Controlled Phone Calls
Clients have to be extraordinarily concerned about the controlled phone call. The minute an allegation of sexual assault is made, the controlled phone call is out there lurking. So if a suspect gets a a phone call from their brother-in-law who says, “How could you do that to my daughter, your own niece?” or a phone call from the girl they met at the bar the night before who says, “I want to talk to you about what happened last night,” that person has to be very careful about the way they respond.
Often, the natural human reaction is to apologize. Everyone thinks that they can talk themselves out of a difficult situation, and that if they just apologize, then everything will be okay and they won’t get arrested or prosecuted.
The problem is that those phone calls are not really from the brother-in-law or the girl they met at the bar the night before; they are from a person sitting in a police station, calling on a recorded line, monitored by the detective investigating the case. Every time someone says “I messed up,” or “I’m sorry, I shouldn’t have done what I did,” they incriminate themselves—even if they weren’t apologizing about having sex with the person. For example, they could be apologizing because one of them was married and they shouldn’t have had consensual sex, but it doesn’t matter.
A person could be apologizing about any number of things, but the effect on the listener (including the jurors) is always the same: they will assume the person was apologizing about having committed a sexual assault.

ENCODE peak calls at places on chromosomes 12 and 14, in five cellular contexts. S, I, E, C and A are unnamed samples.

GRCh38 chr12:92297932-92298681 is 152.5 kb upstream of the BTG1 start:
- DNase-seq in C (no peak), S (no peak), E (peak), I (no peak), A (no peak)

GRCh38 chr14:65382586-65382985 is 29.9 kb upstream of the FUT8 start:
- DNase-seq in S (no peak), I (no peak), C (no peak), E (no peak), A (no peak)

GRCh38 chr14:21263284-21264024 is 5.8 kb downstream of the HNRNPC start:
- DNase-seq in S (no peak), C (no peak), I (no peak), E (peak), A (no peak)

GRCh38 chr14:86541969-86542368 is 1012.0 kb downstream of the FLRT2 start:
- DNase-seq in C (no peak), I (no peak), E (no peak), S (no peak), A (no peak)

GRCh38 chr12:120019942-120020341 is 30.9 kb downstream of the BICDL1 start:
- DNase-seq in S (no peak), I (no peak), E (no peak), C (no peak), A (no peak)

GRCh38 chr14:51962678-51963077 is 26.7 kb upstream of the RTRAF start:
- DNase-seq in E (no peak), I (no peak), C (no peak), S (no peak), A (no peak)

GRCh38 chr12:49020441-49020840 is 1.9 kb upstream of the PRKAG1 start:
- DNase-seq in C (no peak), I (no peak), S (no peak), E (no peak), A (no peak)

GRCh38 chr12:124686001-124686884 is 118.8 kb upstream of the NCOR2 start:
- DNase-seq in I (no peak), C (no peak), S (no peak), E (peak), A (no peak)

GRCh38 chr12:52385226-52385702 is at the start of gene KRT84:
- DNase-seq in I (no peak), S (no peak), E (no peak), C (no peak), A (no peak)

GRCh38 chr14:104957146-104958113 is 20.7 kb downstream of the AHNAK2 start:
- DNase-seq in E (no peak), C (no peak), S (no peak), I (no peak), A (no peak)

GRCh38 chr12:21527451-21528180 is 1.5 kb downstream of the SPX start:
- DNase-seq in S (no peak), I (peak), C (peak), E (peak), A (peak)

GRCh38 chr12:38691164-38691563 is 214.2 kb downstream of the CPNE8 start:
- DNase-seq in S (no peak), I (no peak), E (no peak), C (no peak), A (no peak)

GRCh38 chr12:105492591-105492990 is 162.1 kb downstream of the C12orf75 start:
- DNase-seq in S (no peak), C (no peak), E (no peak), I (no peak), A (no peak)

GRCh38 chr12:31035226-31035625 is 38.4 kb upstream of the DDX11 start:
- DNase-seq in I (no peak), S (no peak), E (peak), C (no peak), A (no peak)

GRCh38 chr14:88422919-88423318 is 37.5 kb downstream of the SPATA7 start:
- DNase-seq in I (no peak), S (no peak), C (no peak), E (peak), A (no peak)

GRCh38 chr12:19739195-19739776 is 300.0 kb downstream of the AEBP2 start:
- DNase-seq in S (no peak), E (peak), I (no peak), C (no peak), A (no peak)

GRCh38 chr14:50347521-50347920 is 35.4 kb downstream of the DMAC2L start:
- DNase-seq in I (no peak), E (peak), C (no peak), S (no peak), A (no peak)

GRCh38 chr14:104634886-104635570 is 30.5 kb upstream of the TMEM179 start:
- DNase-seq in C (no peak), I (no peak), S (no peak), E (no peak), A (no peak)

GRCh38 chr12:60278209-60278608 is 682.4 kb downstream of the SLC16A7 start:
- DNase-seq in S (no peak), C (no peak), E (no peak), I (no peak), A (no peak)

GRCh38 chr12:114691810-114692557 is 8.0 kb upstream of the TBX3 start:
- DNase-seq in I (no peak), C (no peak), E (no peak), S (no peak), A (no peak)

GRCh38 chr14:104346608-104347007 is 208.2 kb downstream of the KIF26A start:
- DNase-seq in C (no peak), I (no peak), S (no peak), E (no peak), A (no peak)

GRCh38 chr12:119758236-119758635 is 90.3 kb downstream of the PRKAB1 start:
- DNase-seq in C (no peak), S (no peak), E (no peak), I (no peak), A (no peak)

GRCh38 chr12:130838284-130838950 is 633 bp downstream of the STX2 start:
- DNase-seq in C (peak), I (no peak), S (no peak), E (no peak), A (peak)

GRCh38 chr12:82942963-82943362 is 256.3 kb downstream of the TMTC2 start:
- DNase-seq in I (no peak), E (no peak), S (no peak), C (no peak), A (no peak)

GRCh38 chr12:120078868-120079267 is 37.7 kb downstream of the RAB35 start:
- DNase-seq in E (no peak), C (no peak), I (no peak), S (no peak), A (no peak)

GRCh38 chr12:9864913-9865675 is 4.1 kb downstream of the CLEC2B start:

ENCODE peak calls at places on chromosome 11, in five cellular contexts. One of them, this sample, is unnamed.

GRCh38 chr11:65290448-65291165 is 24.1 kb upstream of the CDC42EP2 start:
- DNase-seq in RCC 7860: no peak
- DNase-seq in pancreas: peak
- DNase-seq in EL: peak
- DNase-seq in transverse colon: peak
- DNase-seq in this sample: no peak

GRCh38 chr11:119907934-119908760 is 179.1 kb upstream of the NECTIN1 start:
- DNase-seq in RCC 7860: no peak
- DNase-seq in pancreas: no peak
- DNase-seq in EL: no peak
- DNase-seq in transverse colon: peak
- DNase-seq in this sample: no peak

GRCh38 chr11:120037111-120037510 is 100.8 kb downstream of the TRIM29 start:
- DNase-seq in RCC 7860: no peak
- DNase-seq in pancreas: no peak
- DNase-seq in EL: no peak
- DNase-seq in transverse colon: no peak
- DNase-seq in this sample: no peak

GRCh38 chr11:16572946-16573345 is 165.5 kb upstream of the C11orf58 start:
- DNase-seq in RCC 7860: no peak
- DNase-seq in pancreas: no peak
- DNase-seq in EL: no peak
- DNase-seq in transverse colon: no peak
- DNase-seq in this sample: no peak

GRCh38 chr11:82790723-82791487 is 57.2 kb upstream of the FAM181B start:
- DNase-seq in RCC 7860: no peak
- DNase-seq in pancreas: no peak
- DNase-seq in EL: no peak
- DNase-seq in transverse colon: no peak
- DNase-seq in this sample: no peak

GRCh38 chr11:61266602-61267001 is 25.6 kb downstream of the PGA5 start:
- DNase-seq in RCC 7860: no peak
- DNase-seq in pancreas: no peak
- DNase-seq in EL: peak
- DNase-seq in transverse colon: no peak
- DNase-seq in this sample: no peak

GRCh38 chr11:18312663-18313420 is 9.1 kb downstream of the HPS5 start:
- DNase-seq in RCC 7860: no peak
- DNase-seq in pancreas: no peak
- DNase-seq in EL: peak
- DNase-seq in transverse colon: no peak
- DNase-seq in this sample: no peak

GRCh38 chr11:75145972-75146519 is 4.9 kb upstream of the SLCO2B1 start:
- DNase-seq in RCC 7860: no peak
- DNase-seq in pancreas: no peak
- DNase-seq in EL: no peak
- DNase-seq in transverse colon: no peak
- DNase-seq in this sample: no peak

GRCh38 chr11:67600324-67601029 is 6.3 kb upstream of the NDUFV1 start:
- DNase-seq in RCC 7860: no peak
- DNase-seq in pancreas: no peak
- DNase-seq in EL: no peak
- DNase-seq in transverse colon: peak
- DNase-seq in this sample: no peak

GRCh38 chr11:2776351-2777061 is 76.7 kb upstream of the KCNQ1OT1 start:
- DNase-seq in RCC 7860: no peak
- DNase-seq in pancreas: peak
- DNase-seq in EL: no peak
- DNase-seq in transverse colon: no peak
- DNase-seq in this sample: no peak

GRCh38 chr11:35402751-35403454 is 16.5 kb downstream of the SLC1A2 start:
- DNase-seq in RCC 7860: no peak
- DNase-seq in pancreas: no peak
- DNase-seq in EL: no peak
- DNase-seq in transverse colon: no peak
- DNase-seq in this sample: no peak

Talk To A Lawyer, And No One Else
It is critical for the accused to immediately hire a lawyer, and avoid talking to anyone about the situation. The lawyer should talk for the accused, because nothing the lawyer says on behalf of their client is admissible and is not an admission. However, everything that the accused says to their friends, family members, neighbors, spouse, or anyone else, is an admission, and is admissible. “I shouldn’t have gone to the bar last night” may sound like a relatively innocent thing to say, but it can be twisted out of context and made to look like an admission to sexual assault.
People who have been accused of sexual assault need to talk to someone. The earlier they contact a lawyer who will listen to their story, the earlier that psychological itch to talk to someone gets scratched. This helps them keep their mouth shut and not talk to the police, friends, family members, or anyone else.
When The Accused Talk To The Police Before Talking To A Lawyer
Talking to the police before talking to a lawyer is never good, because it gives the police a preview of their defense. However, more often than not, it isn’t fatal. If the client tells the truth to the police (which they hopefully did), then the extent of the damage done by talking to the police is simply that the police will now have an idea of how the accused plans to defend themselves.
Most of the time, the defense is relatively obvious anyway (e.g. it’s a mistake, I didn’t do it, the accuser is lying, it was consensual, etc.). The defendant’s version of what happened has to be incorporated into the defense and the theory of the case anyway, so if the client has spoken to the police and told the truth, that simply happens earlier than it otherwise would period . It is very difficult, if not impossible, to come up with a defense that’s inconsistent with the statement that the client made to the police.
The problem is not that speaking to the police boxes the client and the lawyer into a defense, because it nearly always would have been the same defense they would have agreed upon anyway. The problem is more that it simply gives the police and the prosecution information before they would have otherwise gotten it.
For more information, a free case strategy session is your next best step. Get the information and legal answers you are seeking by calling (248) 509-0056 today.